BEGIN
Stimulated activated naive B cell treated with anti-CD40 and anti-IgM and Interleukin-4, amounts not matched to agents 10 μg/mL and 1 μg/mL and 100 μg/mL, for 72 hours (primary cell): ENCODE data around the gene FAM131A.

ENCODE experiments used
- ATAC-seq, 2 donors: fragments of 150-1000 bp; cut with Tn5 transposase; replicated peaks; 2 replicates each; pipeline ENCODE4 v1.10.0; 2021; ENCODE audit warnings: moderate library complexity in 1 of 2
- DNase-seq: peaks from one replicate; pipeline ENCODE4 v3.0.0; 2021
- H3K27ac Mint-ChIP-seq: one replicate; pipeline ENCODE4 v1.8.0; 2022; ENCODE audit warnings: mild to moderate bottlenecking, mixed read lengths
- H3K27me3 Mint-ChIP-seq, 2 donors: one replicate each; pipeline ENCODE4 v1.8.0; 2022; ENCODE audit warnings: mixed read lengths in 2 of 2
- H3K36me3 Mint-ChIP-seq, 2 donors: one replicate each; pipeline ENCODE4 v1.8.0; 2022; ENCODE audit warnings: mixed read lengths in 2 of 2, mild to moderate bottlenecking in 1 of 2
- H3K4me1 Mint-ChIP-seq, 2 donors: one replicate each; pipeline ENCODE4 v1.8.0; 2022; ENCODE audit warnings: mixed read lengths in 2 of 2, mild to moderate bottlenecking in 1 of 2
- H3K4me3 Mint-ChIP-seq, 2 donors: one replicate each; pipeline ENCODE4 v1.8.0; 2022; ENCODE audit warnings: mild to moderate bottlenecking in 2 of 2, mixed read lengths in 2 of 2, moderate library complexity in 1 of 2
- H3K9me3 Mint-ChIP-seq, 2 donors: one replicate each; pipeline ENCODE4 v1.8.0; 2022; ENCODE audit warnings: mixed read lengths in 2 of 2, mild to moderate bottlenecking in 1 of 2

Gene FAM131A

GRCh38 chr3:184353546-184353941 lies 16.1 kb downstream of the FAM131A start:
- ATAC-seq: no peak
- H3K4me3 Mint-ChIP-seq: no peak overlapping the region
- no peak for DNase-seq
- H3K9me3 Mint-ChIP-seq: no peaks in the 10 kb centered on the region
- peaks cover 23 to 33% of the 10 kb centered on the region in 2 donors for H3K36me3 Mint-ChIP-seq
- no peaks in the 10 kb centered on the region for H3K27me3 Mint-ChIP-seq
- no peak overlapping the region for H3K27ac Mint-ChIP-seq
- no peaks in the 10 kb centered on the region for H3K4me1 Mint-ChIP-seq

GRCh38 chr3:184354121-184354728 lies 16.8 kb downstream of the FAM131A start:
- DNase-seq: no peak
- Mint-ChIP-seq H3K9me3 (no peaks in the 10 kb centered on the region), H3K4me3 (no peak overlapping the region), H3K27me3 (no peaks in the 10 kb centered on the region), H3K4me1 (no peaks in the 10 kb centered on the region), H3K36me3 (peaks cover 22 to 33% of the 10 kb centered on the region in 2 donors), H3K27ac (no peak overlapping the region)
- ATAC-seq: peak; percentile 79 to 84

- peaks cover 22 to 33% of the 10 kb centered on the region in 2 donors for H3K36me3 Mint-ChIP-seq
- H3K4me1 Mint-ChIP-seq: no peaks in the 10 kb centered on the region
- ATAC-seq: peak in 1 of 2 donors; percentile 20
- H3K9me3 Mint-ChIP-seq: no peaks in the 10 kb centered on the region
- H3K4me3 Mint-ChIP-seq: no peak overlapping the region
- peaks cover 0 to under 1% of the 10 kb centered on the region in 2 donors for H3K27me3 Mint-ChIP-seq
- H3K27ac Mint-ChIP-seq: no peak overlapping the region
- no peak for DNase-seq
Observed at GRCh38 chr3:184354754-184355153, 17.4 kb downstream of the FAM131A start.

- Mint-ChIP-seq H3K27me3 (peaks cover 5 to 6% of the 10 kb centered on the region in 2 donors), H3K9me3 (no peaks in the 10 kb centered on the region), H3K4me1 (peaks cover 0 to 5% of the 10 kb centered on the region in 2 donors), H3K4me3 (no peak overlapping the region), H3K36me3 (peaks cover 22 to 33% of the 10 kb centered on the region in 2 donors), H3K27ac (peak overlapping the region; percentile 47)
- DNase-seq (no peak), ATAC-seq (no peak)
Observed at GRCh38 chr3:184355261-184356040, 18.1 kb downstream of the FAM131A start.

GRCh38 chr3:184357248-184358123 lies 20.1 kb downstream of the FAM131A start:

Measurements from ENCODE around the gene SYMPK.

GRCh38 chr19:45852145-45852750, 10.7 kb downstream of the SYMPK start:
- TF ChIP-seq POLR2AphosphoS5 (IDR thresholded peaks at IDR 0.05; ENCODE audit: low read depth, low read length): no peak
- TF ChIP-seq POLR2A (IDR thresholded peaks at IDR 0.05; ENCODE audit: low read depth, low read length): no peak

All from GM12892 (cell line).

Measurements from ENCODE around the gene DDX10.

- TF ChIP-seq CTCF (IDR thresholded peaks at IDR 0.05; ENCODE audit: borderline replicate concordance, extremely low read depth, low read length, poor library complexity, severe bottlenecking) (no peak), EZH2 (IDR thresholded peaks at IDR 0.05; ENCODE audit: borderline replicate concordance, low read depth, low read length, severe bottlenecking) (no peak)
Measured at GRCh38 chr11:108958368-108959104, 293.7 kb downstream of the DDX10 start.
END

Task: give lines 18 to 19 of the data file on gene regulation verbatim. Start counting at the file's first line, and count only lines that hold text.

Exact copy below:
- no peaks in the 10 kb centered on the region for H3K27me3 Mint-ChIP-seq
- no peak overlapping the region for H3K27ac Mint-ChIP-seq